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Bologna's gates

Updated on 04 March 2020 From Comune di Bologna

The typical atmosphere of Bologna makes it easy to go back in time, particularly to the Middle Ages, whose traces are to be felt everywhere: in the streets, the architecture, inside the towers, in the city walls and its gates. Nowadays, only ten out of the original twelve are left, representing the ancient access roads to the city, each of them preserving its own stories and secrets.

Except for the now lost Porta Sant’Isaia and Porta San Mamolo, the gates, that have been enclosing and protecting the city for seven centuries, are the beautiful remains of the ancient city walls. Once belonging to the so named “third circle”, today they represent a stronghold of the past, built in the early decades of the 13th century and demolished in the early 20th century.

Through this itinerary you will discover a part of Porta Castiglione, built in the 13th century and renovated many times during the 14th century. It was also known as “Canals Gate” (Porta dei canali) because of the Savena Canal that used to flow just next to it before entering the town.

The second stop is Porta Santo Stefano, built in the 13th century and severely damaged by artillery during the siege in 1512 when the original tower was destroyed. This detail focuses the explorer’s attention on the next stop: Porta Maggiore, the gate of honour, which still guards the ancient via Emilia and was also the passage for kings, popes and warlords.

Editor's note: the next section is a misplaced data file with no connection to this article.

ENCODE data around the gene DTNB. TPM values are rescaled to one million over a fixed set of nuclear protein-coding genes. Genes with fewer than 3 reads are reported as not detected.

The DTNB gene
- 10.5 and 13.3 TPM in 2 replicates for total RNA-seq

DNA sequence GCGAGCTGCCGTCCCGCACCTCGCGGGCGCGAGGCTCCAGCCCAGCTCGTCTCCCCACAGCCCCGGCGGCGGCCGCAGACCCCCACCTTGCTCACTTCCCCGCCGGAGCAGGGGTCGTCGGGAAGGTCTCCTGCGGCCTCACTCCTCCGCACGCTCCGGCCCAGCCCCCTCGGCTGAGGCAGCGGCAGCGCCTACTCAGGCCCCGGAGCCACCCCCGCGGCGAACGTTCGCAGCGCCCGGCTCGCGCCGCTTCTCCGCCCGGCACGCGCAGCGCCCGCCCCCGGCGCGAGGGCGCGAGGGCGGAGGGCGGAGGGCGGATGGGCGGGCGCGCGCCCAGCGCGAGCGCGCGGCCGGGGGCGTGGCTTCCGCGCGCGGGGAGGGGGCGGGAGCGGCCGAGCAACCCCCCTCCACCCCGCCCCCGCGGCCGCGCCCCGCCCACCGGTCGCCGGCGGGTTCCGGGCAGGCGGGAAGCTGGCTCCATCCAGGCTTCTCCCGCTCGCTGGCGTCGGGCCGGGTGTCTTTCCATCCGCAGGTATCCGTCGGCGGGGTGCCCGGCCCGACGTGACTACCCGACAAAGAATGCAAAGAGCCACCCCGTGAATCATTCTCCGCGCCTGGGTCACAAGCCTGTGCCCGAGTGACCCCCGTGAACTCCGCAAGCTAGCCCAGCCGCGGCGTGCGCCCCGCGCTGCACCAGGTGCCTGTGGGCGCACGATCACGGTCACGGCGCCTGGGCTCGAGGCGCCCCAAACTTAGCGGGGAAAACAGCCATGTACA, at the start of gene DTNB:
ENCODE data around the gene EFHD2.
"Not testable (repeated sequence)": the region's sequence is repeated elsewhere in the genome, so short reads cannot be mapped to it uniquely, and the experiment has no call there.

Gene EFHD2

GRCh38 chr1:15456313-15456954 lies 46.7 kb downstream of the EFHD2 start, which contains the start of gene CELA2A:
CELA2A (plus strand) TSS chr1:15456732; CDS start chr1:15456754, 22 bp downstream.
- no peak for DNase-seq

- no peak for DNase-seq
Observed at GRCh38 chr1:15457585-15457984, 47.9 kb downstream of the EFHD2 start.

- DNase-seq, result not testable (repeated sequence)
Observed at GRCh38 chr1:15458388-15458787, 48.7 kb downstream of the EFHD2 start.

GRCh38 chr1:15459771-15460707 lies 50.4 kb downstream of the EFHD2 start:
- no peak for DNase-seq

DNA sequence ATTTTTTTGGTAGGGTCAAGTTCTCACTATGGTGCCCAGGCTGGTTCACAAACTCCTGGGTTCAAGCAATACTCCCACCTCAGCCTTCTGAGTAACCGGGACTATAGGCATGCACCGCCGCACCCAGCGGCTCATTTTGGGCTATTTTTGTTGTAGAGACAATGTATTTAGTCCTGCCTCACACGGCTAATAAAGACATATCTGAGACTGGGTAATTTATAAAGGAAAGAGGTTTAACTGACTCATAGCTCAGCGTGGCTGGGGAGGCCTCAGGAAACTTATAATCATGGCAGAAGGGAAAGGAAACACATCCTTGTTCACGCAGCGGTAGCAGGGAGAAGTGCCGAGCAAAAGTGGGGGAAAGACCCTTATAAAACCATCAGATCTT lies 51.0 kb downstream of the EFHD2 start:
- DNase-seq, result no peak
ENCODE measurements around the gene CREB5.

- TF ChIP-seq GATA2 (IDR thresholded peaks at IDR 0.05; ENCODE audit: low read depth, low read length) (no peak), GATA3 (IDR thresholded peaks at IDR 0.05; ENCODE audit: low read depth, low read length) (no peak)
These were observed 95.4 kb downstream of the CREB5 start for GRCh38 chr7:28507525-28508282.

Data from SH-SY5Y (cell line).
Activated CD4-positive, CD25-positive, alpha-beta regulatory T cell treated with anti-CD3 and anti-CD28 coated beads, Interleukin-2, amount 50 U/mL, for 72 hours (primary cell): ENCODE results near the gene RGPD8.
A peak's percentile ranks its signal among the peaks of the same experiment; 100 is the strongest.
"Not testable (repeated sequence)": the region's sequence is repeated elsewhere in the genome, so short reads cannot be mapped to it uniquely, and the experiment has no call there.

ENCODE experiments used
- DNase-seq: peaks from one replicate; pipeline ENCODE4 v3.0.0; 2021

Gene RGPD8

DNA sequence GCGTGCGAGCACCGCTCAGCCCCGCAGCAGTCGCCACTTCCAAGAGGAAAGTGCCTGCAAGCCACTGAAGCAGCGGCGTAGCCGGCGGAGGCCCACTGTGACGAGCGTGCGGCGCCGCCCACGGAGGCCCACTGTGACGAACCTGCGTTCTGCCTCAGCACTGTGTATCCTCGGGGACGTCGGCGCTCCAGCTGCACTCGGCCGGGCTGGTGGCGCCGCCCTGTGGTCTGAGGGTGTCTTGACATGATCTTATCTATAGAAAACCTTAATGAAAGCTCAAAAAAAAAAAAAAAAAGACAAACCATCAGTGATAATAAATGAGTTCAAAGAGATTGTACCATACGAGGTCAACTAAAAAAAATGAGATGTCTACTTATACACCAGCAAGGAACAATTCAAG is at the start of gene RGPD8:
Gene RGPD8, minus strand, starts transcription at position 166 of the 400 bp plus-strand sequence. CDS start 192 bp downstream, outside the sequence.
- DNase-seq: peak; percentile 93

After a short break, the itinerary continues towards Porta San Vitale, or rather “The Gate to Ravenna”. During the past, this gate would connect Bologna to the City of Mosaics, the imperial capital, to whose ecclesiastic power Bologna has been subject for many centuries. Passing through Porta San Donato, nearly demolished because of its obstructing position against the modern public network, and through Porta Mascarella, you’ll finally get to Porta Galliera, the “Hostile Rock Gate”. In January 1494 it was moved to the current square from its original position at the river port in Corticella by a convoy of vessels. 

Walking along the avenues surrounding the old town you can also see Porta Lame, where two bronze statues were set in memory of the winning battle of the Partisans against Nazi troops in November 1944; a few steps from there you can admire Porta San Felice, or the “War Gate”, that during the early centuries of its existence was witness to military marches towards the city’s western outskirts.

The itinerary ends at Porta Saragozza, whose name clearly evokes the distant pilgrimage lands of the Iberian Peninsula. It is also known as “Pilgrims Gate” (Porta dei pellegrini), for many groups of faithful from all over the world have crossed its threshold to reach the Colle Della Guardia, final stage of their spiritual journey towards the Sanctuary of the Blessed Virgin of Saint Luke.

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